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If you are creating a will or trust with multiple beneficiaries in California, you may have learned about California’s no-contest clause, which prohibits a beneficiary of your will from receiving a gift if they challenge the will in court. Many people believe adding a no-contest clause to their will or trust will prevent disputes between their named beneficiaries. However, before making the decision to add a no-contest clause to your will or trust it is important to understand the nuances and ramifications of California’s no-contest clause.

What Does a No-Contest Clause Do?


According to California Probate Code section 21310(c), a no-contest clause is “a provision in an otherwise valid instrument that, if enforced, would penalize a beneficiary for filing a pleading in any court.” Including this provision in your will or trust penalizes a beneficiary if they contest or challenge the terms of said will or trust in court. The penalty typically revokes the gift the beneficiary would have otherwise received from the trustor.

For example, if a beneficiary stands to receive a quarter of the assets left in a will or trust upon the death of their family member a no-contest clause seems to be a strong deterrent against suing to gain a larger share of the assets in the will or trust. However, it is important to remember that simply including a no-contest clause in your will or trust does not prevent a beneficiary from suing.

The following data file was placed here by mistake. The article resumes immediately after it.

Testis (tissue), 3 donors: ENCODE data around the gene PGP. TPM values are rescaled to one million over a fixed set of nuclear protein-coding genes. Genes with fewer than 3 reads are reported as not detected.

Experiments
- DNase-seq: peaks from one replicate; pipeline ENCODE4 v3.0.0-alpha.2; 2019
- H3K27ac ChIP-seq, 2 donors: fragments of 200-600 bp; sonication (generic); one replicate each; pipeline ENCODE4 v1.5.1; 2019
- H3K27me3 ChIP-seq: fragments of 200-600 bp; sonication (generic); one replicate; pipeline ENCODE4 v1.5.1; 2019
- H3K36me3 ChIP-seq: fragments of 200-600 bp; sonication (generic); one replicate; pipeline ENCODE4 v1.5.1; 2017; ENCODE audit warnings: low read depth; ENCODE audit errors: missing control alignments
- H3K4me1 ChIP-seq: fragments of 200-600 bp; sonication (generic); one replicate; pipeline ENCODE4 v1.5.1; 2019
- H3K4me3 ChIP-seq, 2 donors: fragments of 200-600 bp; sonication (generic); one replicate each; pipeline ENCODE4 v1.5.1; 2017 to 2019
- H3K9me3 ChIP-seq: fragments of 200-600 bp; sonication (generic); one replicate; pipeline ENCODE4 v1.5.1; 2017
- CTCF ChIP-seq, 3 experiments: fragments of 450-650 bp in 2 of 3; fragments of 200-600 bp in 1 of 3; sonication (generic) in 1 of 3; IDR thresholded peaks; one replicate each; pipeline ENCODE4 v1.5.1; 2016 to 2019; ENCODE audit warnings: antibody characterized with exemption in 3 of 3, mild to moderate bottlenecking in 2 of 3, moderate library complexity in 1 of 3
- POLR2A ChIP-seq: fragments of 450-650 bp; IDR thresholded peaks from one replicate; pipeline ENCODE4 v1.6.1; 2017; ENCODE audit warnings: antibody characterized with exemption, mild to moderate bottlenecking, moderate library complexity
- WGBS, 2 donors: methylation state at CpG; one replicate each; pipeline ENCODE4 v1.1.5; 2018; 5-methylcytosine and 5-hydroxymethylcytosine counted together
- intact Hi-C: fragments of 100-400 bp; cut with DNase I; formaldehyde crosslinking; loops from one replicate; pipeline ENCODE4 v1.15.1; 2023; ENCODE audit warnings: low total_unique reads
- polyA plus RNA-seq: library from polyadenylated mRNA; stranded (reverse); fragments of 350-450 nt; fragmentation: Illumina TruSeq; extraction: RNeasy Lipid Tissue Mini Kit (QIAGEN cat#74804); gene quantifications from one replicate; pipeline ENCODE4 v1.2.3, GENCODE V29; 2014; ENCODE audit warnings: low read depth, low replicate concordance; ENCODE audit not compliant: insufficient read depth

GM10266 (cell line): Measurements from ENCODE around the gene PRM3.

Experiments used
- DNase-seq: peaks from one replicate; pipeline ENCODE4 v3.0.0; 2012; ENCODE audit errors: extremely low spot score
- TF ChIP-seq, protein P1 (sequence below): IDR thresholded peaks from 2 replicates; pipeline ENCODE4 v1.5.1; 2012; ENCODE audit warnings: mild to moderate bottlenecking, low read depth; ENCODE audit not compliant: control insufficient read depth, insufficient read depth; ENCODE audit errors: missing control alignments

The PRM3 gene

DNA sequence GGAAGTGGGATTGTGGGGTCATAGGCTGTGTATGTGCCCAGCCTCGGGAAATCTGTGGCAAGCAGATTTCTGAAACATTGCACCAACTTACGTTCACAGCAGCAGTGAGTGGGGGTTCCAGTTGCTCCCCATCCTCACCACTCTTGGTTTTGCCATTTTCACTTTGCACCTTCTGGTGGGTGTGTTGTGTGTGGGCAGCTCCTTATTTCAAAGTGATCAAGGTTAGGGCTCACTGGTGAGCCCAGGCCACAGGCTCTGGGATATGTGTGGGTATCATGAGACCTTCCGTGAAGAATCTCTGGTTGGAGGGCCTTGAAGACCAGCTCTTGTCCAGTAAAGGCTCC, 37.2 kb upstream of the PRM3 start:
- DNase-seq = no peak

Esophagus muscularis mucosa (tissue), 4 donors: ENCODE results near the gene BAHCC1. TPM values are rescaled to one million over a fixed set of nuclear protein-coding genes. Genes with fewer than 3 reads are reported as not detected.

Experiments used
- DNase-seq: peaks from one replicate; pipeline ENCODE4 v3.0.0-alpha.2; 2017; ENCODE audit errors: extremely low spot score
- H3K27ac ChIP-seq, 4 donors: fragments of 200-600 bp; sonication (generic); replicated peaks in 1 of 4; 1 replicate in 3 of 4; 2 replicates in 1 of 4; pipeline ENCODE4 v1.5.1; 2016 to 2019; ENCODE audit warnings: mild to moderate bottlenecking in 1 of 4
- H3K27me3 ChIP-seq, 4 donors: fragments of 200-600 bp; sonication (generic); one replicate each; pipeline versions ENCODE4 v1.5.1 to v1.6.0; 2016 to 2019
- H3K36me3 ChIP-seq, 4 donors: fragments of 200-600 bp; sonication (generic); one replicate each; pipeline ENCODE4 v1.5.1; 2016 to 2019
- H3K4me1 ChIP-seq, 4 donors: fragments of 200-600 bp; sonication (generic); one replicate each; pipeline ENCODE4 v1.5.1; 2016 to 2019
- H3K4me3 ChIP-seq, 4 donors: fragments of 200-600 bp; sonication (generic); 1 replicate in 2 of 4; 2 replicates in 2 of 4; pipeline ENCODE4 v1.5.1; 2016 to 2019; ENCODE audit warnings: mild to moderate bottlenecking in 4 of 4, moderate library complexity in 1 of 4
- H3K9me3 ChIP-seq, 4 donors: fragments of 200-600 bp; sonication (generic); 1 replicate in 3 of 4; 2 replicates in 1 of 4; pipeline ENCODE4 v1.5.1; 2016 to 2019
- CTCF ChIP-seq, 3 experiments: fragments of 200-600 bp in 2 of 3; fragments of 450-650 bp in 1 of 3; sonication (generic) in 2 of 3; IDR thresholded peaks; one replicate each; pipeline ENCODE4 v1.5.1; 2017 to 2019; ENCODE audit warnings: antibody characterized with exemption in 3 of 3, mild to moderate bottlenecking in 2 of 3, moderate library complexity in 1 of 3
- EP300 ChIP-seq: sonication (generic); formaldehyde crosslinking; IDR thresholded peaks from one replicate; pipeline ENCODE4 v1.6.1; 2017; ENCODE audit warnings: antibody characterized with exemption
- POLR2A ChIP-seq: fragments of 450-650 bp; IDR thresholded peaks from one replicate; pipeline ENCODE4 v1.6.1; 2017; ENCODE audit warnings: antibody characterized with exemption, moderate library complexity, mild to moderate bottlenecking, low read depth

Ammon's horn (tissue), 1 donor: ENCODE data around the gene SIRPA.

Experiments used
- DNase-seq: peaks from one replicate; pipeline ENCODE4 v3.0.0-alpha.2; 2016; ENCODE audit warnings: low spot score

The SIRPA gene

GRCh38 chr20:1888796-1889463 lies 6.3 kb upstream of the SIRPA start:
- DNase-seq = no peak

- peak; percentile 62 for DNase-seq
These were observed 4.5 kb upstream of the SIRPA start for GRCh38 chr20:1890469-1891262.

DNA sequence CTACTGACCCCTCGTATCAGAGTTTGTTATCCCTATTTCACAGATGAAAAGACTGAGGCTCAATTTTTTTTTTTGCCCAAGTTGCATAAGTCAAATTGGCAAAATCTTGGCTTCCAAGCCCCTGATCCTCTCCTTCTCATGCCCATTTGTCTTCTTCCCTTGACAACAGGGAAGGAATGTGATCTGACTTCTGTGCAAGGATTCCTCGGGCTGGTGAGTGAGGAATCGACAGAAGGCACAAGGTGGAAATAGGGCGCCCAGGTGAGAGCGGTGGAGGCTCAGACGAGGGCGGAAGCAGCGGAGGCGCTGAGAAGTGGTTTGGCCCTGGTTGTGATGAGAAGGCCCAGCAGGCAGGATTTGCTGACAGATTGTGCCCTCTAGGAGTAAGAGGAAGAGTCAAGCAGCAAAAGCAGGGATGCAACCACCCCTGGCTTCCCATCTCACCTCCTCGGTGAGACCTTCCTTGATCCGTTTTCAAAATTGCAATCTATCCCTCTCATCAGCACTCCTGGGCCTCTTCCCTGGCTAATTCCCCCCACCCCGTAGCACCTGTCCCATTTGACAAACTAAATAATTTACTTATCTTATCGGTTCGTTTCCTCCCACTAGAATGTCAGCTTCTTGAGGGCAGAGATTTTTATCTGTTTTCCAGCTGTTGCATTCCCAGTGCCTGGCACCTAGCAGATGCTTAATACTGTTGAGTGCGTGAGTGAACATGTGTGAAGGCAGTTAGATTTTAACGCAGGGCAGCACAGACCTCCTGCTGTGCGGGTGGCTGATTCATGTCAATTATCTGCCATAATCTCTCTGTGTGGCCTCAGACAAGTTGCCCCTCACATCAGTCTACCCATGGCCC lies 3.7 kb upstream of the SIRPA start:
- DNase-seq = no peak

How is a No-Contest Clause Enforced?

No-contest clauses are enforced by revoking or minimizing the gift a beneficiary would have received from a will or trust had they not challenged it in court. However, as noted above, this does not mean that they cannot sue. In California, a beneficiary who believes they have probable cause to contest a will or trust may not be penalized for taking such an action, and in fact, may be rewarded with a larger share of the will or trust’s assets.

According to California Probate Code, “probable cause exists if, at the time of filing a contest, the facts known to the contestant would cause a reasonable person to believe that there is a reasonable likelihood that the requested relief will be granted after an opportunity for further investigation or discovery.”

No-contest clauses are only enforced after the contestant loses at trial. If the contestant wins, the trust or will, along with the no-contest clause, may be deemed invalid, and as such will not be enforced.

Consult an Estate Planning Attorney

Whether you are considering adding a no-contest clause to your will or trust or would like to contest a will that contains a no-contest clause, The Law Offices of Daniel Leahy is prepared to advocate for you. Mr. Leahy is an experienced Northern California attorney who handles matters of trusts and estate law. Serving Alameda County and the surrounding area, the Law Offices of Daniel Leahy in Oakland are prepared to handle your legal questions after a loved one has passed. Call (510) 985-4151 or contact us online to set up a free consultation.